Activists, police and convention-goers clashed last weekend when a group of protesters attempted to disrupt a convention of self-described “race realists” at a Herndon hotel.
About 50 protesters, including a pit bull named Logan, assembled in Herndon’s Chandon Park early Saturday morning to march about two blocks away to the Crowne Plaza Dulles Airport Hotel, located just south of the Town of Herndon line.
“It is my job to see that you get across the street safely,” Capt. Brad Anzengruber of the Herndon Police Department told the protesters assembled at the park. Anzengruber was accompanied by Lt. Jerry Keys, also of the Herndon Police.
The various protesters included representatives of One People’s Project, Grassroots America, Resistance and Solidarity, and Pueblo Unidos, as well as a smattering of individuals who said they were not associated with any organization or refused to identify themselves.
A group of five black-clad men wearing face-obscuring bandannas, one wielding a solid black flag, said they drove five hours from Pittsburgh, Penn. just to attend the protest.
As the march progressed toward the hotel, the sound of beating drums resounded for blocks. “We say no to racist fear! Fascists are not welcome here!” boomed Marco Del Fuego of Resistance and Solidarity, through a bull horn.
Twenty or so Fairfax County Police officers, dressed in tactical gear that included long nightsticks and tear gas guns, formed a barricade at the hotel’s entrance.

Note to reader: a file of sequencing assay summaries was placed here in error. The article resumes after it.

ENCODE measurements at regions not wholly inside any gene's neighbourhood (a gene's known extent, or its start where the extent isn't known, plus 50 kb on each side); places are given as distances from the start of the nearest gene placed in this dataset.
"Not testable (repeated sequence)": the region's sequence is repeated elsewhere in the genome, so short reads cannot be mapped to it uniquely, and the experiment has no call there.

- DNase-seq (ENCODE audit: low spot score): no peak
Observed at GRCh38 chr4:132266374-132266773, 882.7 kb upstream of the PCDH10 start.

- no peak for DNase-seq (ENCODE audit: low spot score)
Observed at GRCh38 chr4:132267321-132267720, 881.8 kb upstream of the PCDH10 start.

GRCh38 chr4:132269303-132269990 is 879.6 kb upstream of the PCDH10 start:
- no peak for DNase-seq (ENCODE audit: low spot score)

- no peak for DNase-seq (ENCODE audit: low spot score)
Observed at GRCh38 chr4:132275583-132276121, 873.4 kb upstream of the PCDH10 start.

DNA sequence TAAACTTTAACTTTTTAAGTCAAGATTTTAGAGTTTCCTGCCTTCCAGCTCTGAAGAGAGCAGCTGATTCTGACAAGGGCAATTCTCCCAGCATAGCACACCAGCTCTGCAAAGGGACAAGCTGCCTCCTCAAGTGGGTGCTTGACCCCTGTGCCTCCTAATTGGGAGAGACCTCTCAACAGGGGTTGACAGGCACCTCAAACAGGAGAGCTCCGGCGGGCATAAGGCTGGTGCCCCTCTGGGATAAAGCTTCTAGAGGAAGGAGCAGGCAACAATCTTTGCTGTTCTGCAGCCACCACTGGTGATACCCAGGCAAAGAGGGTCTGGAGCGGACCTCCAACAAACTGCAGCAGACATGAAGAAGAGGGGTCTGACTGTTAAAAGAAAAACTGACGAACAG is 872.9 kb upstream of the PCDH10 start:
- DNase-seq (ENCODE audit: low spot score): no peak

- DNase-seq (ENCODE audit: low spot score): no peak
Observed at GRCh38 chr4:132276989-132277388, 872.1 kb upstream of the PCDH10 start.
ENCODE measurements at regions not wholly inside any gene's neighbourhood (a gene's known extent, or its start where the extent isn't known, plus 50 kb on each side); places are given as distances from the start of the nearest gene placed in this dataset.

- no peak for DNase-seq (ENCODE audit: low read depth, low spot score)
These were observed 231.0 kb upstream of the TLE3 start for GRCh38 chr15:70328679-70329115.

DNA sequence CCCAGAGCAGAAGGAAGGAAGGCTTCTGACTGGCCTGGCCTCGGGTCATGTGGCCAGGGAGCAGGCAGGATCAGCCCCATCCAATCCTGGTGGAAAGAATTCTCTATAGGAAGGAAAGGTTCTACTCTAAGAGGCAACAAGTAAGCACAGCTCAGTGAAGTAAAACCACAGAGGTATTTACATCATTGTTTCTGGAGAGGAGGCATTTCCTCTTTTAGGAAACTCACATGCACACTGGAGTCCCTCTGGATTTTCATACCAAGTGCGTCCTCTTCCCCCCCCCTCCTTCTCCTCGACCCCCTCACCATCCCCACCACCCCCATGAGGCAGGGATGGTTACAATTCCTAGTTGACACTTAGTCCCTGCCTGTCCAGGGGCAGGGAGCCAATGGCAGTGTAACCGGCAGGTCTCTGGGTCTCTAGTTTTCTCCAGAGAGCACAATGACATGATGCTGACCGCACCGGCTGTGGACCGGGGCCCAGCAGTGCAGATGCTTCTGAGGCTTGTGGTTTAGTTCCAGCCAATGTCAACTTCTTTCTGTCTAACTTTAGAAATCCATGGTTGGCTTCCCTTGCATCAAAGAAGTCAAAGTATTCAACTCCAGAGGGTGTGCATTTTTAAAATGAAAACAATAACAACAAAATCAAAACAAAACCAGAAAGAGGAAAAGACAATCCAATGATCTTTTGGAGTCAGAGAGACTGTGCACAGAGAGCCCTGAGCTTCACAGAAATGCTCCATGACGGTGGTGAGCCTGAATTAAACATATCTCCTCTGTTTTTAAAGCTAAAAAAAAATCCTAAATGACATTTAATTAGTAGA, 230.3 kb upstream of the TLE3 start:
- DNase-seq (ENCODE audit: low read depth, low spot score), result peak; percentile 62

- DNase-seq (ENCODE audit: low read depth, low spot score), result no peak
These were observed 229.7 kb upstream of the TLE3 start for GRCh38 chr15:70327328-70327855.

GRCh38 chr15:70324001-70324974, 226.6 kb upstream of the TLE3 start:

As the cacophony of the marcher’s chants slowly became audible in the hotel parking lot, one county officer said he was “getting nervous.”
Jared Taylor, the progenitor of the convention’s host organization, American Renaissance, stood outside the hotel in an immaculate gray wool suit, taking photos of the marchers as they approached.
“They accuse us of being Nazis for Heaven’s sake,” Taylor said of the protesters. “But what they are doing is attempting to disrupt and shut down our conference. That sounds more Nazi-like to me. They love to have somebody to hate.”
Taylor, who identifies himself as a “race realist” said that there are three primary components to that definition.
“First, we believe that race is a legitimate, biological phenomenon. Second, there are racial differences that go beyond mere appearance and thirdly, we have a sense of racial solidarity,” he said. “Racial diversity is a source of conflict and tension rather than being a strength.”
When protesters attempted to enter the hotel parking lot, they were physically pushed back by police, but no one was arrested and no tear gas was fired, no nightstick was ever unsheathed.
The protest’s most intense moment was when convention-goer Jaime Kelso of California came out of the convention to grant an interview to the assembled media.
Kelso was immediately stormed upon by protesters yelling profanities and spitting on him. “I support their right to try and deny us our rights,” he said as he was led away by police for his own safety.